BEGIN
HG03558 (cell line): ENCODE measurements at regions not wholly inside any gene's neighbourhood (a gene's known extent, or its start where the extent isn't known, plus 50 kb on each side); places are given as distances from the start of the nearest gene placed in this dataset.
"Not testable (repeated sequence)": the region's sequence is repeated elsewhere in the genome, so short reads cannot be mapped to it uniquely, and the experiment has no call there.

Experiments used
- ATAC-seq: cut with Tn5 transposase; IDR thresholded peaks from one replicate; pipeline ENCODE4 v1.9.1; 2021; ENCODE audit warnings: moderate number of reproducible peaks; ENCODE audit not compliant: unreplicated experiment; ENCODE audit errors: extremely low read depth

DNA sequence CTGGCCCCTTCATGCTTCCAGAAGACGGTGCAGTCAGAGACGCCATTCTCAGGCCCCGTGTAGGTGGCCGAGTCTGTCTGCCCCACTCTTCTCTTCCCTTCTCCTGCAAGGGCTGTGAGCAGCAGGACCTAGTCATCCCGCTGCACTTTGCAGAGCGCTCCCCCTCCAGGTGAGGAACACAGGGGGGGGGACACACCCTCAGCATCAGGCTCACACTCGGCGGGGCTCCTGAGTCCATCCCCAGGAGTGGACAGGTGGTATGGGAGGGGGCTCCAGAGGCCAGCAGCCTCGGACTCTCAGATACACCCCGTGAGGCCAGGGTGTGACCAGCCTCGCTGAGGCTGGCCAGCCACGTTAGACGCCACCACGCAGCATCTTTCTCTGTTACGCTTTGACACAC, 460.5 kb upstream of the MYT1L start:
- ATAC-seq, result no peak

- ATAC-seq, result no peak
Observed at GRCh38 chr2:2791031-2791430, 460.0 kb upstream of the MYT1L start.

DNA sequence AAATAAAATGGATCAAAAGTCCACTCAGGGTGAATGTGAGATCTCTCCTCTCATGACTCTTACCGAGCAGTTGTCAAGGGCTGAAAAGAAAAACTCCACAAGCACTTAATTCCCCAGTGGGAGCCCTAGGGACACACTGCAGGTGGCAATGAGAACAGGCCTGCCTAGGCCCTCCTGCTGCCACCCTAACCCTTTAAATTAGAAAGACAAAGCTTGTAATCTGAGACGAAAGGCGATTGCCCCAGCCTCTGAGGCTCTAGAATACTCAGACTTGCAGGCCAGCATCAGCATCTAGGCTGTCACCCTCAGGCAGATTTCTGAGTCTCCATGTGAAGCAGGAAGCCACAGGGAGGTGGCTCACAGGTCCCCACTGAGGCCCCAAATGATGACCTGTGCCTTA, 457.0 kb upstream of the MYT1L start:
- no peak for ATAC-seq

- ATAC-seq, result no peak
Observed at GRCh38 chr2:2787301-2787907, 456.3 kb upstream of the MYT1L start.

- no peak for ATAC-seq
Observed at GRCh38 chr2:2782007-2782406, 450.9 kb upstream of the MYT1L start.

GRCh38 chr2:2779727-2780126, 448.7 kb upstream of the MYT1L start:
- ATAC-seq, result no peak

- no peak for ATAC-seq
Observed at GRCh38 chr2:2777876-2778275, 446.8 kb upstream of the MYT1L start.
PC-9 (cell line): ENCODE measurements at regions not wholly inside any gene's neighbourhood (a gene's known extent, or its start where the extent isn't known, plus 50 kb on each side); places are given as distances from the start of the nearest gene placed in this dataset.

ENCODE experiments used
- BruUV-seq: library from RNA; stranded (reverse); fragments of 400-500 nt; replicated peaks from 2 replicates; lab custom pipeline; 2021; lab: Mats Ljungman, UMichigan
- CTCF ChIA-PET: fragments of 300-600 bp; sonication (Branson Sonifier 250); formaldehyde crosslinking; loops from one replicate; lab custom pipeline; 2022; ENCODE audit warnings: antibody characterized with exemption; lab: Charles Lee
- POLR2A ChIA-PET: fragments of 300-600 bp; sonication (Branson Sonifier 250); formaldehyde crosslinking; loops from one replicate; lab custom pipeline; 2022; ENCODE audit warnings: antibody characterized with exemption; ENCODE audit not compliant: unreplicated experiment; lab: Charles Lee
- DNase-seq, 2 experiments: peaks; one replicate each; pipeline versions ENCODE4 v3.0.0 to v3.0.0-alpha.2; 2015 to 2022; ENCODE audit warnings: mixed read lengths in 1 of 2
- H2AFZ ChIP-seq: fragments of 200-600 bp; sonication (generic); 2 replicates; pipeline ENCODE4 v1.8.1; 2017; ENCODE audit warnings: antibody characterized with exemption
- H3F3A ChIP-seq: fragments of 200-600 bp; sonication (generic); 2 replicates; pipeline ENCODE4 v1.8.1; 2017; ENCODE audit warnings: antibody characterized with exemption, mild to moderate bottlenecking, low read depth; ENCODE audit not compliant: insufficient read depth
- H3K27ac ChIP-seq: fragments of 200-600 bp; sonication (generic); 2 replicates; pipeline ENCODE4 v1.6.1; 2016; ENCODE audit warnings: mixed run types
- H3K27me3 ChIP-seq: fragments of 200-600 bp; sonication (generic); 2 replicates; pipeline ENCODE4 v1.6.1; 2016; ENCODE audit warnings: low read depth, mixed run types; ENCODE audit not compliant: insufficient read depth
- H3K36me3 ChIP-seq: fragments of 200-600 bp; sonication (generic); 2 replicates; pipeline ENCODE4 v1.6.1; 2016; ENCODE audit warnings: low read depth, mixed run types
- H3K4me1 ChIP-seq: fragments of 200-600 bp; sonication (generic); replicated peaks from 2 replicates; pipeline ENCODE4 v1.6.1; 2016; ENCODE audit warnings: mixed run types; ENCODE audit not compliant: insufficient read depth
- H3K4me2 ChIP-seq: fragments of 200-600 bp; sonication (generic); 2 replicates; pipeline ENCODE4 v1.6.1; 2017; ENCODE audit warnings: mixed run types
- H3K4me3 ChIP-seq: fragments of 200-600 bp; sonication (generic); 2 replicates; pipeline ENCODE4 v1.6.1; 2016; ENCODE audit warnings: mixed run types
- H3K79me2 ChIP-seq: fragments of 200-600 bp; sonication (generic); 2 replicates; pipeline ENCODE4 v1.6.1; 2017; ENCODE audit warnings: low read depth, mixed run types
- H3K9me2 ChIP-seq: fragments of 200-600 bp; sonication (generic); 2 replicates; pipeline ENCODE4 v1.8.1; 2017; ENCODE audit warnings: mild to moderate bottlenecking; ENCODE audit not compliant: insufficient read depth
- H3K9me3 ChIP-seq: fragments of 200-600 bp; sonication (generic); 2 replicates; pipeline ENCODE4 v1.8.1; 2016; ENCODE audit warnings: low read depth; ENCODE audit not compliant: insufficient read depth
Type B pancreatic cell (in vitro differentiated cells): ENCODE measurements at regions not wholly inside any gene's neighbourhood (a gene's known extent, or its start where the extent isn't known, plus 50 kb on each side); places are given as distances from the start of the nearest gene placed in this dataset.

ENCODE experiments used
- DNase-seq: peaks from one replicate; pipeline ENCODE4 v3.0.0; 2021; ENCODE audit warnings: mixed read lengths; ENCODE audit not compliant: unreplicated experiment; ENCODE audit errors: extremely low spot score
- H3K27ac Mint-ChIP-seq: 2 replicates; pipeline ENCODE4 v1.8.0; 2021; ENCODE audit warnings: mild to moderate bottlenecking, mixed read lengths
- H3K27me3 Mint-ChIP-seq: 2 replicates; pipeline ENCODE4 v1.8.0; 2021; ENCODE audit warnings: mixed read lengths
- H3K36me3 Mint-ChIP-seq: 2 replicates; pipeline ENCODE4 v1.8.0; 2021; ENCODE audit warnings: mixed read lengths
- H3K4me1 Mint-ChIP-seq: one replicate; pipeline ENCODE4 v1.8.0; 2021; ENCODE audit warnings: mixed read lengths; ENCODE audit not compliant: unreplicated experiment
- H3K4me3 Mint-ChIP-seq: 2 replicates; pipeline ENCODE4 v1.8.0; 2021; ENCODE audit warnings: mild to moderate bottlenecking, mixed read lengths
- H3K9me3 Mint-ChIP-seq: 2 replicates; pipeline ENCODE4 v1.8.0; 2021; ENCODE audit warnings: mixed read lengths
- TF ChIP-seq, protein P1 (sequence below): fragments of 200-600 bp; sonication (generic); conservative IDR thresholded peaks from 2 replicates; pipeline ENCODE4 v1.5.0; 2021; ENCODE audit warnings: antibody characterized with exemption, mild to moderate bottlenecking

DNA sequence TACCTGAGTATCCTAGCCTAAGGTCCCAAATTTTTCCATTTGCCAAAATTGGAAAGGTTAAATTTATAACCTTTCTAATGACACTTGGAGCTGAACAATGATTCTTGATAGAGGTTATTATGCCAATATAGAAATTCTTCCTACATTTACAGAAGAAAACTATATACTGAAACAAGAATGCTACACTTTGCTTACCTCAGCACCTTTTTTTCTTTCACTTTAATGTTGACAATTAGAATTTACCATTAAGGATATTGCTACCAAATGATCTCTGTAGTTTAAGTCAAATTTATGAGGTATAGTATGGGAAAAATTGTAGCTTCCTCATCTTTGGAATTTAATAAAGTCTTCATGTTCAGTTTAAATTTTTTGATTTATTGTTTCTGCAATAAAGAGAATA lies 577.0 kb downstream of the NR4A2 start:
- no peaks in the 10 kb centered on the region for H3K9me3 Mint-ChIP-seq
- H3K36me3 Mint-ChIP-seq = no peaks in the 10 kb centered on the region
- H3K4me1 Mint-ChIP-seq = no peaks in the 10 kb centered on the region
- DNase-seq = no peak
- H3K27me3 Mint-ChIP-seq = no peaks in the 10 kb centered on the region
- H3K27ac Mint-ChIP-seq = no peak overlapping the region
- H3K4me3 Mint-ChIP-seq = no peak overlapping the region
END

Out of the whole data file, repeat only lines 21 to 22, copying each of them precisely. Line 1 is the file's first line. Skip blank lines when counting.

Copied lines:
- BruUV-seq: library from RNA; stranded (reverse); fragments of 400-500 nt; replicated peaks from 2 replicates; lab custom pipeline; 2021; lab: Mats Ljungman, UMichigan
- CTCF ChIA-PET: fragments of 300-600 bp; sonication (Branson Sonifier 250); formaldehyde crosslinking; loops from one replicate; lab custom pipeline; 2022; ENCODE audit warnings: antibody characterized with exemption; lab: Charles Lee